The Savant

The Savant

A Story by Rachid Amrani

The Savant, as his entourage of friends liked to call him, descended Bus No. 22, halted his steps as the other commuters walked past him, and looked about him. For no obvious reason other than a forced habit, he fidgeted with the pocket of his pants. When he was certain that the meager sum of his cash was still there, he let out a sigh of relief, run his fingers through his hair, which he had spent a great deal of time greasing that morning, smoothed the collar of his long-sleeved shirt, and looked down at his black polished shoes. In spite of the tension and the strain that surged up in him every time he was to embark on a new experience in his life, he felt zestful and lively that morning.

As he crossed the street that buzzed with traffic and human movement at that time of the day, he kept mumbling to himself, “Why worry, the worst thing that can happen is I don’t get the job. It’s happened before and I got over it.”

With the folder containing his documents tucked under his arm, the Savant reached the other side of the street and walked to the office building with decisive stride as if he had come to this side of town a dozen times. He paused at the entrance and glanced at the signs carved on the marble frames outside and looked for The Language Institute. Among other offices that the building housed, as the Savant noticed, was a notary, an attorney, a catering business, and a typing service. Except for a dim light that glowed from a bulb that protruded from the ceiling, the stairs were dark. He ascended the steps slowly and cautiously, groping the wall with his hand. He got to the second floor and glanced about him for an instant as to make certain he was in fact in the right building. The Language Institute as the sign on its door revealed was on the right side of the hall. Taped to the door was a typed sheet of paper that showed the working hours, the telephone numbers, and the classes the institute offered. The Savant adjusted his shirt, rang the bell, stood erect, and waited. After the lapse of what seemed like an eternity, he heard a voice coming from the inside asking him to come in. He turned the door knob, pushed the door open, and went inside. Behind the desk sat a petite, skinny, short-haired woman. She had that fresh smell of lush perfume and heavy make-up on her that made the Savant think about fleeing the premises instantly. She motioned for him to sit on the chair opposite hers, and when he was seated, he introduced himself in the most possible courteous and professional way he could muster. She nodded her head as she toyed with the pen she held between her fingers, then sprang to her feet and started toward a small room, and after a moment returned with a grave look on her face and announced that her boss, the administrator, was not in his office at the moment. Where he was and what time he would arrive, the secretary did not know.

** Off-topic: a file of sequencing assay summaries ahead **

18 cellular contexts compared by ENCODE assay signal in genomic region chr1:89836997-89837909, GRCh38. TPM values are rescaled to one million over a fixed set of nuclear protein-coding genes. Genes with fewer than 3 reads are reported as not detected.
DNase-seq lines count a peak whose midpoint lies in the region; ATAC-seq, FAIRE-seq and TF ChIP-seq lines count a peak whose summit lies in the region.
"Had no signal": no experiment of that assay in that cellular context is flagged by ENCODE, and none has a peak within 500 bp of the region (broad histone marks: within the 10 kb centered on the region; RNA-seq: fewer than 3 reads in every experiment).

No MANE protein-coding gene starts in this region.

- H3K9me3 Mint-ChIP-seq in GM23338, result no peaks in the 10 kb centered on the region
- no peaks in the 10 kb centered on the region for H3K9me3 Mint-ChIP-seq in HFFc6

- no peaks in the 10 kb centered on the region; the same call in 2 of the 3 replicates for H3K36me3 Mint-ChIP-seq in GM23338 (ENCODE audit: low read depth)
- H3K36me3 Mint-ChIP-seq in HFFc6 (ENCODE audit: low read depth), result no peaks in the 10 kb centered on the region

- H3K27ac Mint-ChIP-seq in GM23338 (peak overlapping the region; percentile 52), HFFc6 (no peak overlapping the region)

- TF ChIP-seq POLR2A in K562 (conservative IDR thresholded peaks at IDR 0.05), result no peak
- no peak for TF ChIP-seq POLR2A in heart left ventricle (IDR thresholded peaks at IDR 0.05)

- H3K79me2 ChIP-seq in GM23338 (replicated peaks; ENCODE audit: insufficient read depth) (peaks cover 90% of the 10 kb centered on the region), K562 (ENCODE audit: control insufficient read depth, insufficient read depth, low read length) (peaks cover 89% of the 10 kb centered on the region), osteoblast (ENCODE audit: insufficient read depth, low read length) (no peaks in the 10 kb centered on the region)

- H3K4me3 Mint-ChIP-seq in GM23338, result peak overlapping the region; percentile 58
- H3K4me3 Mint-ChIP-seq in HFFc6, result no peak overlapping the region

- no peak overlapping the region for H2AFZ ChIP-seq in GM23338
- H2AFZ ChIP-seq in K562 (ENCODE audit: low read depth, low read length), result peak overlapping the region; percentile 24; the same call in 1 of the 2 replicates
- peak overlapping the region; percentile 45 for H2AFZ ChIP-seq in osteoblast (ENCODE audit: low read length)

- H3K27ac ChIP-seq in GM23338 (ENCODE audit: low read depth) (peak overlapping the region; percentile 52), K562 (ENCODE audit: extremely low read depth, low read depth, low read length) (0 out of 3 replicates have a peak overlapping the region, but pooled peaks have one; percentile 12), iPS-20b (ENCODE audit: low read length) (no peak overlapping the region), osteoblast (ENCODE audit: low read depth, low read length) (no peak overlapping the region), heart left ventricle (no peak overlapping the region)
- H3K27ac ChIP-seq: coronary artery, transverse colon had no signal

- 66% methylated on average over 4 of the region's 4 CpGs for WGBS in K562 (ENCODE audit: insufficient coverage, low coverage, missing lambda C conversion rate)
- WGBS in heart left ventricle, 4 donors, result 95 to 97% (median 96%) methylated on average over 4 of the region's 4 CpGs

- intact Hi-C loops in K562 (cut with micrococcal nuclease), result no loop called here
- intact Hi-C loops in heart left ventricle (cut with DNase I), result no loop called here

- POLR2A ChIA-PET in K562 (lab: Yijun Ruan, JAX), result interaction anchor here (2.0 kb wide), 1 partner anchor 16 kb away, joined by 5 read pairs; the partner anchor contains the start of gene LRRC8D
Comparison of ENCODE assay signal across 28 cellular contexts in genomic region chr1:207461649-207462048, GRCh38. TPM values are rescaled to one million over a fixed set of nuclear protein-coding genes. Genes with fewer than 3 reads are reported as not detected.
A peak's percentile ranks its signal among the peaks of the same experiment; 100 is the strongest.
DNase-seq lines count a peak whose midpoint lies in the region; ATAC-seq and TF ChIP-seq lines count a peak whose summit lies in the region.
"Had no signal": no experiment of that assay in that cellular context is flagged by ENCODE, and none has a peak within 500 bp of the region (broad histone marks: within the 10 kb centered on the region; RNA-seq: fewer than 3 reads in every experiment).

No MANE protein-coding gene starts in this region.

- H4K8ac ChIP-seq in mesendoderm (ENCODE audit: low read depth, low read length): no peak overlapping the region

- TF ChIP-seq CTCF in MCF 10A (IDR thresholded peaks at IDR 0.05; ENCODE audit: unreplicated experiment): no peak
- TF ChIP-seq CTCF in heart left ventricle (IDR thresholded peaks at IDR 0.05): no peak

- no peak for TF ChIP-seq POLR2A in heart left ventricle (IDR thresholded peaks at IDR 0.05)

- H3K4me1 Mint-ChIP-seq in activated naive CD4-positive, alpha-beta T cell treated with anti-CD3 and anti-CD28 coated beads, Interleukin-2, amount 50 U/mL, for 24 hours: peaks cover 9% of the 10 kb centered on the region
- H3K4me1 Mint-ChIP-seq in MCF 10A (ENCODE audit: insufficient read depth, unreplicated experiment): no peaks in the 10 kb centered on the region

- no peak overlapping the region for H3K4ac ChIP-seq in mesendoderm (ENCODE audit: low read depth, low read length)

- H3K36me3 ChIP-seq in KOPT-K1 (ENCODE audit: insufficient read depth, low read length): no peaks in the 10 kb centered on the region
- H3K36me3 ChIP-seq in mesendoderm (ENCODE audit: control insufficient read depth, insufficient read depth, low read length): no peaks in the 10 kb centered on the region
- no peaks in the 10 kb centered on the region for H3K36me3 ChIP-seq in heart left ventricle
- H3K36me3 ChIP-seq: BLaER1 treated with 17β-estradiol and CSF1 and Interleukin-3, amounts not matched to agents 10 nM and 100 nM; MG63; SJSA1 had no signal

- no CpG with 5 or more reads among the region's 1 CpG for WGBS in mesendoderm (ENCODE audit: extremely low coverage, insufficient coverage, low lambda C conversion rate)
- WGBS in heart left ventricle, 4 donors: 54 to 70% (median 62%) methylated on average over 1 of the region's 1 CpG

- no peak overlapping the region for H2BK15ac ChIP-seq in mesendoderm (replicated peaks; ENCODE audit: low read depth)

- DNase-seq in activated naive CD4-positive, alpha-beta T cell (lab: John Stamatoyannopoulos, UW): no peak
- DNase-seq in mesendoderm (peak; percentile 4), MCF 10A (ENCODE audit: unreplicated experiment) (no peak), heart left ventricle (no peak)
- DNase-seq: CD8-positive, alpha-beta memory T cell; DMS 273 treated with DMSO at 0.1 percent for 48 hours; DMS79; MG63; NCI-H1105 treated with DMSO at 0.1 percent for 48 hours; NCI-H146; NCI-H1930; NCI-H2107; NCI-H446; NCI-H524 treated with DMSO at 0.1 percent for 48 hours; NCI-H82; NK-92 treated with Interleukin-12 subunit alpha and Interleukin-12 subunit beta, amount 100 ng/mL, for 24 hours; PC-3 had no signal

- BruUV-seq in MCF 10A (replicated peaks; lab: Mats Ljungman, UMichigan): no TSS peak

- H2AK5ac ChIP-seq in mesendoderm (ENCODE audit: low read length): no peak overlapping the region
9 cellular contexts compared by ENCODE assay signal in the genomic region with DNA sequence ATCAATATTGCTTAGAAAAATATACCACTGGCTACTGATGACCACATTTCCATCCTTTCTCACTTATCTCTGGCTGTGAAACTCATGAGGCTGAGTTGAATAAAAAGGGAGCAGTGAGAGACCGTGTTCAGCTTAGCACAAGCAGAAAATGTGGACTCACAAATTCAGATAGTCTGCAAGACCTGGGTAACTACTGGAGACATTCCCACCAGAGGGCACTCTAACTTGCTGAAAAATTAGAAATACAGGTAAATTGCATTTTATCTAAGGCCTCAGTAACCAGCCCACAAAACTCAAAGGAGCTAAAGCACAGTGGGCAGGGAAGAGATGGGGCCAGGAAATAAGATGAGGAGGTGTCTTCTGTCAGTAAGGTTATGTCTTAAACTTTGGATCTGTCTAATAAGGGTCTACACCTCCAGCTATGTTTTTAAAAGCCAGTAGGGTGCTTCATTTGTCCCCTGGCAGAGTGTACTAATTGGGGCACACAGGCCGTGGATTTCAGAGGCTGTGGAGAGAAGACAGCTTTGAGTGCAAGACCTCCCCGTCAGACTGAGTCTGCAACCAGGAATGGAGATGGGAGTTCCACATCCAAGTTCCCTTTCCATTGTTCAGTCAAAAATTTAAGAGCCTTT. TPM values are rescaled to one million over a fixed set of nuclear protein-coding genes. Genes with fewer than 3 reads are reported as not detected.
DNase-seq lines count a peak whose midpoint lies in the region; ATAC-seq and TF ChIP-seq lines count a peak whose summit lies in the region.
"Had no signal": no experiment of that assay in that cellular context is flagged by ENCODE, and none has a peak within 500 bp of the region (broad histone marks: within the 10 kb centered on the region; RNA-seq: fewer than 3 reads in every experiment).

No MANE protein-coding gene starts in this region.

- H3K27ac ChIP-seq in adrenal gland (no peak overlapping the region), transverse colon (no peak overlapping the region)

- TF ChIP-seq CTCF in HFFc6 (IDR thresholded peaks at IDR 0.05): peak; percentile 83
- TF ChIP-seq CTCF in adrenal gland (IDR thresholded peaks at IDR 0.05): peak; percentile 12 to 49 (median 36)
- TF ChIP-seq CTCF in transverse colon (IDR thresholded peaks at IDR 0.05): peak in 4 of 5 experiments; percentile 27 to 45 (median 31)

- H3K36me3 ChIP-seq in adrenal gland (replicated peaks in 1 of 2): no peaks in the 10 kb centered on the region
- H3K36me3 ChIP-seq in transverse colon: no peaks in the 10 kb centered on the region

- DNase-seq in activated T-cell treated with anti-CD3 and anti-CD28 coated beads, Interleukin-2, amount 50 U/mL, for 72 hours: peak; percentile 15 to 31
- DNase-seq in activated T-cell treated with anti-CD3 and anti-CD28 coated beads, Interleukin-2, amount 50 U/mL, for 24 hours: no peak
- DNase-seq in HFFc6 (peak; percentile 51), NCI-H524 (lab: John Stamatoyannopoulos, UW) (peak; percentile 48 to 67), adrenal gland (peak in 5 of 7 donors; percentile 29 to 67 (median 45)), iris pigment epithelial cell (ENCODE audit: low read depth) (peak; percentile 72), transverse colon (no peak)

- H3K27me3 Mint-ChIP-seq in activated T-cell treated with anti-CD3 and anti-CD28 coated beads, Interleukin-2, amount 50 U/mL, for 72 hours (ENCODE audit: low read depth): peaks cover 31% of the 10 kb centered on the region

“I’ll let him know you stopped by when he arrives,” She said.

He handed her a copy of his resume, thanked her, and walked out the door into the openness and loneliness of the city.

“It’s happened before,” he heard himself say as he lazily and aimlessly walk along the pavement, oblivious to the mayhem of the blaring horns of the traffic, the shouts of the street vendors, and the smell of the thick and oppressive air around him.

© 2019 Rachid Amrani

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Added on February 12, 2019
Last Updated on February 12, 2019


Rachid Amrani
Rachid Amrani

Aspiring writer with a passion for storytelling and reading good books. Writing has been a slow process for me. I lament the fact English wasn't taught to us until high school. I try to read a lot.. more..